Thursday, October 30, 2014

Cokie's Law, Or How the Facts Get Effed

“Cokie’s Law,” named for the condescending and compromised reporter Cokie Roberts, can be summed up thusly: “It doesn't matter if it is true, it is what people are talking about, so I have to talk about it as if it were true.”
Cokie’s Law was inspired by this comment from its namesake: "At this point, it doesn't much matter whether she said it or not because it's become part of the culture. I was at the beauty parlor yesterday and this was all anyone was talking about."
 “Here’s how it works,” John Cole wrote. “Obama says something, Republicans completely lie about it, the media notes the lie is catching on without ever actually calling it a lie, the Democrats have to waste resources and respond to the lie, Republicans double down, this sucks the life out of everything else for a couple weeks, and in 10 years this will be conventional wisdom that Obama called Americans lazy, just like Al Gore claimed to invent the internet and the rest of the bullshit that wingnuts have adopted as received truths (snow in November refutes climate change, the more you cut taxes the more government revenue you raise, if a bombing campaign does not make people like you, it means you didn’t bomb hard enough or your targeting was off, liberals lost Viet Nam, waterboarding isn’t torture, etc.).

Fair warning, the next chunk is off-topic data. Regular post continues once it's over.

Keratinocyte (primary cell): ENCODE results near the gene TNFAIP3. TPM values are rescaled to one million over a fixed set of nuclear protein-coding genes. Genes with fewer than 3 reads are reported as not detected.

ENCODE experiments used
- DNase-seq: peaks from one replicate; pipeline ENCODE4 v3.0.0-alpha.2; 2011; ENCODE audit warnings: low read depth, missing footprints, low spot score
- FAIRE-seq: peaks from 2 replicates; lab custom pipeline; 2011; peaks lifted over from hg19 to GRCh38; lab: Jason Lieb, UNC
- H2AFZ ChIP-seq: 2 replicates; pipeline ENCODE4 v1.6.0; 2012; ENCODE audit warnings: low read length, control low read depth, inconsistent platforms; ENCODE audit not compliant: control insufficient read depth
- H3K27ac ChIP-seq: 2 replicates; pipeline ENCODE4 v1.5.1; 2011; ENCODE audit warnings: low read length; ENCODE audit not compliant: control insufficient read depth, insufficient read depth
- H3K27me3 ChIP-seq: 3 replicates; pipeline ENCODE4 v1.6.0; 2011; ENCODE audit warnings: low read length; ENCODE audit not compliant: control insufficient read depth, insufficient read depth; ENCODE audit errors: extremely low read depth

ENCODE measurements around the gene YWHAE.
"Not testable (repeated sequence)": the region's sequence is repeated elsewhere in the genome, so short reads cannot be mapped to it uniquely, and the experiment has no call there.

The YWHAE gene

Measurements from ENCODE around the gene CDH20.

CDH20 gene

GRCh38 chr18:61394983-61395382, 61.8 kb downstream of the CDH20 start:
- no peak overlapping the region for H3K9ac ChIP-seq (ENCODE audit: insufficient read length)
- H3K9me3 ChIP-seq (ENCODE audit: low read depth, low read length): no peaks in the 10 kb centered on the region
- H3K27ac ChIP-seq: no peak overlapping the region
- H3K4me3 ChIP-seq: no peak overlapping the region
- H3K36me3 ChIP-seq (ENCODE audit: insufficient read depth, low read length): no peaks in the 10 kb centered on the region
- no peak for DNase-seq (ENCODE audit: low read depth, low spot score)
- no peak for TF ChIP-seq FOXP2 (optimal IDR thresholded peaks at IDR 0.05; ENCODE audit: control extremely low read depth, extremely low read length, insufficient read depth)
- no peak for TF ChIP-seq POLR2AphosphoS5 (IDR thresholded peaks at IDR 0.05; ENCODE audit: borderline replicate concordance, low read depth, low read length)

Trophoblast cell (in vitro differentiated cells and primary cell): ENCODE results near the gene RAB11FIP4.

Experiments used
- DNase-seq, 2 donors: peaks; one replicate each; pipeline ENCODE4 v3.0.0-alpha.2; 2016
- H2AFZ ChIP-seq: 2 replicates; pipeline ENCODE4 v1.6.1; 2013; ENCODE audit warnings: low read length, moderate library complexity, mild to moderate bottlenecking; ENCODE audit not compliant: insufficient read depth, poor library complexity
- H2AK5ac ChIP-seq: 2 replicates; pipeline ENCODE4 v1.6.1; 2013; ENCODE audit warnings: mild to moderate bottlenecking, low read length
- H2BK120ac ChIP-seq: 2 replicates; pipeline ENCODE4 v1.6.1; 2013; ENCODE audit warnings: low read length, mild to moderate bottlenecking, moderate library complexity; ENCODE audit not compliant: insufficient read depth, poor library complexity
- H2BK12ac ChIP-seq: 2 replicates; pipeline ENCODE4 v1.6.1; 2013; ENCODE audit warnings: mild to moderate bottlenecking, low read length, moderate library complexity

We’re so fucked as a nation."
The online pundit Bluegal elaborated: “It’s the idea that if George Will says that Ebola is ‘in the air,” well then we have to discuss that as if it’s a real thing. If Phyllis Schlafly says that Ebola is being sent here by Obama to get back at us for Africa, we have to report on that. That’s what reporting is.”